Postbank posted a R2 billion annual loss yesterday as it yesterday complained the variation notice imposed by the South African Reserve Bank (SARB) was restricting its growth and took a massive loss from a credit loss provision relating to the SA Post Office (Sapo).
The state-owned entity yesterday, presenting its financial results before the Portfolio Committee on Communications and Digital Technologies in Parliament, reported a net loss of R2bn in 2022/23 financial year as compared to a profit of R302 million the prior year.
It attributed this to the R2.2bn expected credit loss provision relating to the R4.3bn Sapo exposure.
Postbank CEO Nikki Mbengashe said the SARB's variation notice, issued in December 2021, with several conditions, one of which was for Postbank not to on-board new customers or offer new products to existing customers, was hindering its ability to increase its deposit base and revenue.
SARB issued the variation notice to Postbank owing to its failure to implement risk mitigation measures as directed by SARB as well as non-compliance with the Designation Notice conditions.
The ministerial directive, referred to as the moratorium, prevented Postbank from entering into long-term contracts and the appointment of executives. As a result, the implementation of several strategic initiatives during FY2022/23 was delayed.
The Bank’s non-interest revenue declined by 6% to R1.5bn as a result of a decrease in transaction volumes resulting from imposed closure of the Sapo branches.
The Bank’s deposit book remained flat increasing by 1.6% to R9.7bn as a result of the Bank’s inability on board new customers or offer new products to existing ones. The Bank said its attempts to grow its deposit base and revenue were impeded by these circumstances.
The risk of not meeting the variation notice conditions might result in a possible revoking of Post Bank’s designation as a deposit taker.
“Postbank remains focused in addressing the issues raised and we are confident that we will adequately address all issues before the cut-off date,” it said.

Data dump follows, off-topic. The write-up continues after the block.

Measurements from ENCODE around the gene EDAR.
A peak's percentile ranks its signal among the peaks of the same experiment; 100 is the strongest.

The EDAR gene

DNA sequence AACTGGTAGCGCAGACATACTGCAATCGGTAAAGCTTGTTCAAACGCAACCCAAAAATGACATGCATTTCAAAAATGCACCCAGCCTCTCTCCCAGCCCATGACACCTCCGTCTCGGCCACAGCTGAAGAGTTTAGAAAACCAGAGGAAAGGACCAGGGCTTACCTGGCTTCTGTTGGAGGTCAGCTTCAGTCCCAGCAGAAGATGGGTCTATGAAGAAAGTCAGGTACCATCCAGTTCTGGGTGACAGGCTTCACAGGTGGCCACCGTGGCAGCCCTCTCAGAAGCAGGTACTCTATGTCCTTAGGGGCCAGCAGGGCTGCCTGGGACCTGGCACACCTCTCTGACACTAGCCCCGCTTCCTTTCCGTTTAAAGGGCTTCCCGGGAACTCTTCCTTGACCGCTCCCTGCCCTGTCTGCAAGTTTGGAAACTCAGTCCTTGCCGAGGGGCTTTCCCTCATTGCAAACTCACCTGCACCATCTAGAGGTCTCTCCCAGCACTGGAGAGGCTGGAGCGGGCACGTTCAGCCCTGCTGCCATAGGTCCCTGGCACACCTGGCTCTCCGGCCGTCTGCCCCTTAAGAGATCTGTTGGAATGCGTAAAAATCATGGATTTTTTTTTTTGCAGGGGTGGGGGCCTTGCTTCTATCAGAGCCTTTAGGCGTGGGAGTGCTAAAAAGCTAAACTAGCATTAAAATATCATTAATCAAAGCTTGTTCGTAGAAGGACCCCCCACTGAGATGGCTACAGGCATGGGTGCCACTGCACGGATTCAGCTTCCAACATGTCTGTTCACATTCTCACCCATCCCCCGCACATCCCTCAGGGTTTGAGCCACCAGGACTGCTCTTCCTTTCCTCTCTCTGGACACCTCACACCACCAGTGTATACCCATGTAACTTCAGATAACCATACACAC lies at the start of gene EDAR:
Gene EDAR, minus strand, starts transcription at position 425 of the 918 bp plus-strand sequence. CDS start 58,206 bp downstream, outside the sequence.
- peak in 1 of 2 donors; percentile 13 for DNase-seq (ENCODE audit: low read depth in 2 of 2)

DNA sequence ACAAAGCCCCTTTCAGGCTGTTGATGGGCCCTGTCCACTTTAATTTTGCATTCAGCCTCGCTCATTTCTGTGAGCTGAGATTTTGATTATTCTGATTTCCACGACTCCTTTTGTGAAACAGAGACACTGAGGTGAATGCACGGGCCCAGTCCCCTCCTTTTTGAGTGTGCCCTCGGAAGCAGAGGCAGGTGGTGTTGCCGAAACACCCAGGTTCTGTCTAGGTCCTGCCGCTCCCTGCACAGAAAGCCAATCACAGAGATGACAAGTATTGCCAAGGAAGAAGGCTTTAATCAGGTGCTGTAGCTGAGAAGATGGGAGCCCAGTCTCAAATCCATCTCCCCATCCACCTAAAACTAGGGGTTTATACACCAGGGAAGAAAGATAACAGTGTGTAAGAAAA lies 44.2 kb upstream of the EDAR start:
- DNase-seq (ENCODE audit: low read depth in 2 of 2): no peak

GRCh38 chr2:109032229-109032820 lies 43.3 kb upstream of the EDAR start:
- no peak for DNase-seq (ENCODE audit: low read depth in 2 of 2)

Mbengashe said the Bank was due to meet the SARB this week for an update on the assessment to lift the variation notice and would lobby for a short timeline.
This was a hard sell to Parliamentarians, who questioned Postbank's commitment to addressing audit findings, which indicate that as at March 31, 2023, only 28% of all audit findings were resolved and 17% were overdue.
Approximately 83% of all findings were rated significant, 16% were rated material, and 2% rated minor. 51% of total audit findings relate to Information Technology, 21% Finance, and 18% Supply Chain Management . 20% of audit findings were classified as repeat from prior years. 86% of repeat findings were identified in both the Finance and Supply Chain Management business unit.
Postbank’s current operating model relies on the Sapo to service its normal core banking customers to perform cash withdrawals and deposits over the counter through its branch network.
The Bank said as a result, it was required to pre-fund Sapo to fulfil the Sassa monthly payment cycles and service Postbank’s core banking customers, resulting in Sapo owing Postbank R4.3bn as at March 31.
Consequently, Mbengashe said, Postbank had to recognise an additional impairment charge of R2.2bn in the statement of profit and loss resulting in lifetime expected losses of R3.2bn.
“This translated into a loss for the year and resulted in a reduction in equity from about R3.5bn in the 2021/22 financial year to R1.5bn in the 2022/23 financial year. Postbank’s capital adequacy ratio reduced to 27%, way below the SARB requirement of 30%," Mbengashe said.
Last month Postbank’s board last month staged a mass walkout citing interference from political principals, Communications Minister Mondli Gungubele, who countered with accusations that the board had mishandled a R140m tender.